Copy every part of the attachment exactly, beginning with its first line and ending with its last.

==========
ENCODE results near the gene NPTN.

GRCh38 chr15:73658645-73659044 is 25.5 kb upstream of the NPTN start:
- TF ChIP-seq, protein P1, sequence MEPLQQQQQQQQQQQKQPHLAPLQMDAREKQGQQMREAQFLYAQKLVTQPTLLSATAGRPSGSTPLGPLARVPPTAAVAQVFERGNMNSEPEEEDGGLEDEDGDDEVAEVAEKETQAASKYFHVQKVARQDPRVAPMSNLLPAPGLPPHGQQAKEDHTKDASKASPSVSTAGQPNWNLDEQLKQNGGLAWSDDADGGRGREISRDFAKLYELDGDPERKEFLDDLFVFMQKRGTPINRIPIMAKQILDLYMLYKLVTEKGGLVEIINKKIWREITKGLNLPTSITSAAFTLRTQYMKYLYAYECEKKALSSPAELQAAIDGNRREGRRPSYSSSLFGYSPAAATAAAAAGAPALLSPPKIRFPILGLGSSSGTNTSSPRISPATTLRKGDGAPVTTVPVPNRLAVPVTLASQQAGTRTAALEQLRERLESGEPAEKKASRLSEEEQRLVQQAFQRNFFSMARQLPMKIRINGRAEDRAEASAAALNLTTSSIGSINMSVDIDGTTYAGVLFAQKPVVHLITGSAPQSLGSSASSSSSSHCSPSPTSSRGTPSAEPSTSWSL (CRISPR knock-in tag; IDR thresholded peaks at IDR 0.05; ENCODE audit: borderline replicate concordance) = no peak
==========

ENCODE results near the gene NPTN.

GRCh38 chr15:73658645-73659044 is 25.5 kb upstream of the NPTN start:
- TF ChIP-seq, protein P1, sequence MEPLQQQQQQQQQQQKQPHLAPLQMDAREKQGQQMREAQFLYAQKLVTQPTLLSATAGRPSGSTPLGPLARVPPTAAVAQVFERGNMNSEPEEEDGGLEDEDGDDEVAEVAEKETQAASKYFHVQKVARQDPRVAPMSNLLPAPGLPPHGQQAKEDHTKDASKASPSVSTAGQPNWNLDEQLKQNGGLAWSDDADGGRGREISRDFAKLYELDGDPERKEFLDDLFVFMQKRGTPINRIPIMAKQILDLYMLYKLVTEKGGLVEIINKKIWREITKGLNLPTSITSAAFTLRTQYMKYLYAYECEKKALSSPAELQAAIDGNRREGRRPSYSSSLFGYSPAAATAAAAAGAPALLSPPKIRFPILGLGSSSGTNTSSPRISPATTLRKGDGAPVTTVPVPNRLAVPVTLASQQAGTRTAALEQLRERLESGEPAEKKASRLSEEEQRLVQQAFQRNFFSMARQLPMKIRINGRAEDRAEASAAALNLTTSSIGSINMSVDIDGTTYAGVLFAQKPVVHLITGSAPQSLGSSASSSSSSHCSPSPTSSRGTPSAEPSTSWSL (CRISPR knock-in tag; IDR thresholded peaks at IDR 0.05; ENCODE audit: borderline replicate concordance) = no peak